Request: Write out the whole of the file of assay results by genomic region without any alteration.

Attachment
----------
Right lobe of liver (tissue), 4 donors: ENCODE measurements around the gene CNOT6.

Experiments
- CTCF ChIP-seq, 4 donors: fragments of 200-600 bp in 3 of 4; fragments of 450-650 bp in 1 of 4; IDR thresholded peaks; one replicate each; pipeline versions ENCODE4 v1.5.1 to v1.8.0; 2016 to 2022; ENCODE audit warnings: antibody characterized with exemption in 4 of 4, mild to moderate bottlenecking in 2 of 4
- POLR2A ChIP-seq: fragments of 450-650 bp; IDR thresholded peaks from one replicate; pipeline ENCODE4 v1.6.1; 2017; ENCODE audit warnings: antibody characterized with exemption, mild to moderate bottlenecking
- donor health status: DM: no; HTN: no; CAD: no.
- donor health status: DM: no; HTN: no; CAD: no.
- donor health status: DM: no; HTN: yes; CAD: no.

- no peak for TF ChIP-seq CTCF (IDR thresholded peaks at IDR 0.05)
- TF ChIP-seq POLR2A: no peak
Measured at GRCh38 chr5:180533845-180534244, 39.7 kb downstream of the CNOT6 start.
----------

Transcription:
Right lobe of liver (tissue), 4 donors: ENCODE measurements around the gene CNOT6.

Experiments
- CTCF ChIP-seq, 4 donors: fragments of 200-600 bp in 3 of 4; fragments of 450-650 bp in 1 of 4; IDR thresholded peaks; one replicate each; pipeline versions ENCODE4 v1.5.1 to v1.8.0; 2016 to 2022; ENCODE audit warnings: antibody characterized with exemption in 4 of 4, mild to moderate bottlenecking in 2 of 4
- POLR2A ChIP-seq: fragments of 450-650 bp; IDR thresholded peaks from one replicate; pipeline ENCODE4 v1.6.1; 2017; ENCODE audit warnings: antibody characterized with exemption, mild to moderate bottlenecking
- donor health status: DM: no; HTN: no; CAD: no.
- donor health status: DM: no; HTN: no; CAD: no.
- donor health status: DM: no; HTN: yes; CAD: no.

- no peak for TF ChIP-seq CTCF (IDR thresholded peaks at IDR 0.05)
- TF ChIP-seq POLR2A: no peak
Measured at GRCh38 chr5:180533845-180534244, 39.7 kb downstream of the CNOT6 start.